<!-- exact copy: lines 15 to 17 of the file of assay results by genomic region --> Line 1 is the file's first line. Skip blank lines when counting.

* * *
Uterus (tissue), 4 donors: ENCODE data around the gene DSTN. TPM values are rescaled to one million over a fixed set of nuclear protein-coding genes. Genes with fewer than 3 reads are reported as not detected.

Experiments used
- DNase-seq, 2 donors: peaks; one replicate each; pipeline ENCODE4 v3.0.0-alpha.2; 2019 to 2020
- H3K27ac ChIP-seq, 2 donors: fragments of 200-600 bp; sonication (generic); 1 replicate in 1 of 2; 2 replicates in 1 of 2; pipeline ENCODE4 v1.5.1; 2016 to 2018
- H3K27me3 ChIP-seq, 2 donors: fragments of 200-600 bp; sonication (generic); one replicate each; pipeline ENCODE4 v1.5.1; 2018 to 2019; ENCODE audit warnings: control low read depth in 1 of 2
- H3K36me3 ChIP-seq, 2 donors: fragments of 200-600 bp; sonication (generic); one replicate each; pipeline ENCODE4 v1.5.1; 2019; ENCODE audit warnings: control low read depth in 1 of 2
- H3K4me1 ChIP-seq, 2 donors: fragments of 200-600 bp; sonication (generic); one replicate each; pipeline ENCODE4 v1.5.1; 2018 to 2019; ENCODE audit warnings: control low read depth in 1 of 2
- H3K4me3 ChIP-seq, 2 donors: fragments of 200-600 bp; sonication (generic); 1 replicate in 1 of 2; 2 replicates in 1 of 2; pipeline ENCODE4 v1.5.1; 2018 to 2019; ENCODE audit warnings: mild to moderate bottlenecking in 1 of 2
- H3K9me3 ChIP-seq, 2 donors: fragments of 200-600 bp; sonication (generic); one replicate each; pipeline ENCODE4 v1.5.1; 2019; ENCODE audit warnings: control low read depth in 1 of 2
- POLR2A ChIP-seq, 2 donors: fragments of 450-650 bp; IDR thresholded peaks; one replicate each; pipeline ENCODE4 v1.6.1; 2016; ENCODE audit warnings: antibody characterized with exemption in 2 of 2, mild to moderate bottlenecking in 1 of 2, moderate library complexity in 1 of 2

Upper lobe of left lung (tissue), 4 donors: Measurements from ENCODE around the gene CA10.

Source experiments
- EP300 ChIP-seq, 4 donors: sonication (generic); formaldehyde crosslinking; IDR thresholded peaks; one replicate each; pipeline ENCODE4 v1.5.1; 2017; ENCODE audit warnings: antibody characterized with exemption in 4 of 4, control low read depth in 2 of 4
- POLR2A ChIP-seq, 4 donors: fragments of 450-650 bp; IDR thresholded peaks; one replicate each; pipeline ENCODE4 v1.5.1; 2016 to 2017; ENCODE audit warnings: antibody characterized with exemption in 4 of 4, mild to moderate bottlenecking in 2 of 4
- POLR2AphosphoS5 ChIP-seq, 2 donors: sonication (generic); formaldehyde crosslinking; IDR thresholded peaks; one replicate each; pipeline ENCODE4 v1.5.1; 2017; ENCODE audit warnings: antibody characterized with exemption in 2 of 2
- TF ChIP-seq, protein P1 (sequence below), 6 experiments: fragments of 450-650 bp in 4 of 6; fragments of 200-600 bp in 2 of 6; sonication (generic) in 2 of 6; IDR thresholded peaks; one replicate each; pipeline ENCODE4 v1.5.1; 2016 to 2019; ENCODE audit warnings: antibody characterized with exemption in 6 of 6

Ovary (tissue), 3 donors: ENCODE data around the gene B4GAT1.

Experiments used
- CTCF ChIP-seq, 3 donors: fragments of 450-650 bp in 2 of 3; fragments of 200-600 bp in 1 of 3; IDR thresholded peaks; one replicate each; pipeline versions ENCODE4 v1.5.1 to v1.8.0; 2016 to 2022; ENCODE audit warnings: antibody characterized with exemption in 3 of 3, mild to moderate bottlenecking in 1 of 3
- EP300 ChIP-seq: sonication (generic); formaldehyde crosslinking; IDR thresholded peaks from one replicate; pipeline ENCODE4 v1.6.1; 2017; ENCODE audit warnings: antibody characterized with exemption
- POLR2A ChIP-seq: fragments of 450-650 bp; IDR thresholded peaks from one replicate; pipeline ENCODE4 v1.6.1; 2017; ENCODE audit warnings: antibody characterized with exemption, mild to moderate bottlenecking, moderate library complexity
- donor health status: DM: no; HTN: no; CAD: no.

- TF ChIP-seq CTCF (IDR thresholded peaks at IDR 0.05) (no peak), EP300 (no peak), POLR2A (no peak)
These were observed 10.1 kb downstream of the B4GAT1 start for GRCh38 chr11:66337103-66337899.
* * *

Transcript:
- POLR2AphosphoS5 ChIP-seq, 2 donors: sonication (generic); formaldehyde crosslinking; IDR thresholded peaks; one replicate each; pipeline ENCODE4 v1.5.1; 2017; ENCODE audit warnings: antibody characterized with exemption in 2 of 2
- TF ChIP-seq, protein P1 (sequence below), 6 experiments: fragments of 450-650 bp in 4 of 6; fragments of 200-600 bp in 2 of 6; sonication (generic) in 2 of 6; IDR thresholded peaks; one replicate each; pipeline ENCODE4 v1.5.1; 2016 to 2019; ENCODE audit warnings: antibody characterized with exemption in 6 of 6

Ovary (tissue), 3 donors: ENCODE data around the gene B4GAT1.